Way back and off the main road we caught the glimpse of some camels.  Before leaving we decided to stop back and look at the camels.  There were several dozen camels which seemed to be both mothers and babies.  The baby camels were selling for about 1500 SAR ($400 USD) and the mothers for about 5000 SAR (~$1300 USD).  The camels aren’t designed to be a single-family animal, so several families would go in together to get a camel for their sacrifice.  For those of you that don’t like the thought of baby camels on the dinner table, I’m sure the merchants wouldn’t mind if you just bought them for a family pet.  It’s the same money for them either way.

As our group was wandering around and taking pictures, the camel farmer (herder, merchant, owner? The guy with the camels…) came over and proudly offered fresh camel milk.  Since my Arabic is still limited to exchanging pleasantries and saying things like “Today is hot” and “My house is suitable” and “You are a student,” I needed my more experienced colleagues to provide a translation.  I knew right away by his body language and gestures that he was offering camel milk, but I wanted to know if there was a catch.

For those of you who know me, this is something I would absolutely do.  However, the rest of the group quickly refused and then all eyes went straight to me.  At this point, I can’t not NOT get some camel milk.  Our language instructor quickly gave his complete disagreement, but there I stood in a showdown between the shock and counsel of my colleagues and offending this man who proudly offered his camel milk to me. 

Before I could officially say yes or no, he grabbed a metal bowl and immediately started milking one of his camels. It wasn’t more than 15 seconds later that he came back with what seemed like about 2 quarts of fresh, frothy, warm camel milk.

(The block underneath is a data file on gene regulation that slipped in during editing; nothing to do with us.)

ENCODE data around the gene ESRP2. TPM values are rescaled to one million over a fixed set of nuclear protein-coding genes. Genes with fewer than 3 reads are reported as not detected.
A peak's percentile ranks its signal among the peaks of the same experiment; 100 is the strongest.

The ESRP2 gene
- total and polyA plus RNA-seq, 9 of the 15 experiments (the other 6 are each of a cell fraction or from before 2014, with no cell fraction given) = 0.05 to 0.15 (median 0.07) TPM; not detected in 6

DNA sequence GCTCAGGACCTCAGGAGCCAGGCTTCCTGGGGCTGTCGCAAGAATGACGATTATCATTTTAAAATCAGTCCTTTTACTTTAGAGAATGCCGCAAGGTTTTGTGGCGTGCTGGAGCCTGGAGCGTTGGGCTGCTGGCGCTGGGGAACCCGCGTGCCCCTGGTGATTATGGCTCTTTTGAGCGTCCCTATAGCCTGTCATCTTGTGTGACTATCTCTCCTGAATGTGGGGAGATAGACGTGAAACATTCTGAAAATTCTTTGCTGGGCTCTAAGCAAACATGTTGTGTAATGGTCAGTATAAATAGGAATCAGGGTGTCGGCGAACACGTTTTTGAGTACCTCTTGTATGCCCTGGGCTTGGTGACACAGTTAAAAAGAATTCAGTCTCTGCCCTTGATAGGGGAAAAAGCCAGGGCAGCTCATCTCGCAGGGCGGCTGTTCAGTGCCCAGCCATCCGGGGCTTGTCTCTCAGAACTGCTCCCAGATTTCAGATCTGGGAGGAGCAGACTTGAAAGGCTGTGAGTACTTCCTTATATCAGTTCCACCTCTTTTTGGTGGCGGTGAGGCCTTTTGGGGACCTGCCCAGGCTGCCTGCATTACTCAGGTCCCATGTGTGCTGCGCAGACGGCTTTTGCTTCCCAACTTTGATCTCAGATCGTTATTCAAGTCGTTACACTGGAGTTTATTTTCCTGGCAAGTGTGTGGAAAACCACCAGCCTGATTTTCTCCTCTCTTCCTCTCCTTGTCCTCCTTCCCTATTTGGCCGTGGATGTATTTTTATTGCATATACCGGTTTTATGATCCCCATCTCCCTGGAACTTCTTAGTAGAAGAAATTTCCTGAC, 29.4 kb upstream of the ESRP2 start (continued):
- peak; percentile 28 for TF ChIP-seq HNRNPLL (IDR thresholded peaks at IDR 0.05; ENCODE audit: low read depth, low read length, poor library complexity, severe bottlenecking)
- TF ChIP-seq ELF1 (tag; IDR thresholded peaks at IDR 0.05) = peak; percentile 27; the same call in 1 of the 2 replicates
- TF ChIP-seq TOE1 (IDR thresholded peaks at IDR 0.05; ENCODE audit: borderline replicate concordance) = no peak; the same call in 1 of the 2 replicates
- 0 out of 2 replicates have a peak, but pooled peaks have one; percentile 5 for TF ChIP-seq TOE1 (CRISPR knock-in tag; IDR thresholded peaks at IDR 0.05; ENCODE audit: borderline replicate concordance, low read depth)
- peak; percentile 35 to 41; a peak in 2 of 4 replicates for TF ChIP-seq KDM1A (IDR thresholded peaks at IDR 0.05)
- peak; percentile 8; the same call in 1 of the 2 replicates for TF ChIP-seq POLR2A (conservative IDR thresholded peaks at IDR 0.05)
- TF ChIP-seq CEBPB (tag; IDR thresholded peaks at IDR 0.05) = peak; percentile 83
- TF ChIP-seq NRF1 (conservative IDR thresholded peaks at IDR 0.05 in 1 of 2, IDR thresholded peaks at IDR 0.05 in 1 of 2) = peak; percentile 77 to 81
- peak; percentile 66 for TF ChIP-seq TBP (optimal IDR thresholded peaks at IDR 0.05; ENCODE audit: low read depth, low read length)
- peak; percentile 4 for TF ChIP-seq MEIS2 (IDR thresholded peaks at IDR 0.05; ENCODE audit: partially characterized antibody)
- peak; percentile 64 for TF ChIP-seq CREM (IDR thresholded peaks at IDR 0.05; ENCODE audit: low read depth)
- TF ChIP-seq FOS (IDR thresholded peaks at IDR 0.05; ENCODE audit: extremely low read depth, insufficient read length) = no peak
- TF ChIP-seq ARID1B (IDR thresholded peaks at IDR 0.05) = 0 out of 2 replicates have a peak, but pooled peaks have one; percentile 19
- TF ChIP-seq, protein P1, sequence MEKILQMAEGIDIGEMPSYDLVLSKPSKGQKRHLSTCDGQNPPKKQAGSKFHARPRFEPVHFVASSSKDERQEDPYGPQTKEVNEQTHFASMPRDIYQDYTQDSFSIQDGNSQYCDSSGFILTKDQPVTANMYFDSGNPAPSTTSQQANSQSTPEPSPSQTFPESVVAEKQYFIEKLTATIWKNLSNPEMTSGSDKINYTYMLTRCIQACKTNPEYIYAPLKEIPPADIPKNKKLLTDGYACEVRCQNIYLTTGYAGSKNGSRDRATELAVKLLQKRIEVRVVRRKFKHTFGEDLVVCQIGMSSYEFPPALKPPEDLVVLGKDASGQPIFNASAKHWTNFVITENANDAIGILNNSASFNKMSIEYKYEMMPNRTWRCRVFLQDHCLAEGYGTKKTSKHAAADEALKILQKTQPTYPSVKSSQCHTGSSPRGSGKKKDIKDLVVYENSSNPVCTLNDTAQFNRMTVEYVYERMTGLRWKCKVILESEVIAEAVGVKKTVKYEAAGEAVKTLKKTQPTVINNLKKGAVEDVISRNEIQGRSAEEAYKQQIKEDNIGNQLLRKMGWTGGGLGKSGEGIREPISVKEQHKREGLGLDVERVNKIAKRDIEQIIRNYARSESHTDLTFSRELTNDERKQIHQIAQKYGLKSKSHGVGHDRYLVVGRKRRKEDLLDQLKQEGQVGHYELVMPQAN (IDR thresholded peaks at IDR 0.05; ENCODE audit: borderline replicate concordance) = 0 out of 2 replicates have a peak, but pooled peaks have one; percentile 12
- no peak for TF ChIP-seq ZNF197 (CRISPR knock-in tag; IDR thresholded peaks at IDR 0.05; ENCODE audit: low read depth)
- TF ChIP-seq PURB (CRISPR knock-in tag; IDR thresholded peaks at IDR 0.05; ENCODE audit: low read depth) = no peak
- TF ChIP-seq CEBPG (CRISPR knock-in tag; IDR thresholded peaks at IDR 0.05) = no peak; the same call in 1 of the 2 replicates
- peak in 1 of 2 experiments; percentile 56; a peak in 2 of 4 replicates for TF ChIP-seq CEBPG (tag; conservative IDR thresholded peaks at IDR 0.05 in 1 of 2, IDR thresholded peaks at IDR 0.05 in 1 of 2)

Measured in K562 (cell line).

What to do with the milk?

I was advised that drinking that fresh, raw milk, would most certainly wreck my stomach.  As much as I wanted to try it right then and there, I let my better judgment ask for the milk “to-go.”  He poured the milk from the metal bowl into a large plastic bag, tied it off and gave it to me.  I offered him money, but he refused.  Off we went with my souvenir in hand.

I showed my bag of camel milk and shared the story with how I acquired it with the team of drivers at the consulate’s motor pool.  They laughed and thought it was hilarious.  At the same time they all raved about the benefits of camel’s milk.  After their fair warning about it completely ruining my stomach the first time I had it, they also said that it does wonders to regulating blood sugar, is far more nutrient dense then cow’s milk, the wonderful sweet and slightly salty taste, and the other benefits of the milk.  As soon as I got home, the milk went straight into the fridge until I could pasteurize it properly.

At this point, I was more curious than anything.  I did some quick Google searching on how to pasteurize camel milk.  Apparently, not too many people searching for that these days, so I assumed that milk is milk and followed the instructions for pasteurizing cow’s milk since my search for camel’s milk was coming back empty.

Prepping the camel milk for (safe) consumption

I slowly brought the milk up to temperature, stirring the whole while, until the milk reached 162o F.  I then kept the milk at temperature for at least 30 minutes.  (Lots of people just told me to “boil it” but I also wanted to preserve as much of the flavor and nutrition profile of the raw milk as possible). 

I then set the pot of heated camel’s milk directly into a container filled with ice and stirred it until the temperature fell below 70oF.  The goal was to get the temperature down as possible so it didn’t stay in the warm temperature range where it would be more susceptible for bacteria and other yucky stuff.

I then wanted to pass it through a filter since I’m not sure what else was in that plastic bag or floating around in my milk.  I tried a coffee filter, but that really didn’t work.  I then went to a cheese cloth which worked a little better.  However, heating the milk produced a little bit of curd, so I had to shake the cloth with the milk for it all to pass through.  I then put the milk into a glass container and right into the fridge.

I’m not a milk drinker and never really have been.  Nothing against milk, but just don’t really care for the taste.  I’m obsessed with cheese and prefer to get my dairy in yogurt or cheese form rather than liquid.  But after all that work, I knew I had to try the camel milk.

The taste was OK.  Definitely a bit on the sweet side and just a little salty.  I didn’t water it down but drank it just as it came.  The taste is noticeably different than cow’s milk.  While I’m glad I tried it, I’ll stick to my water and coffee thank you very much.  But when in the land of camels, just need to try camel milk, right?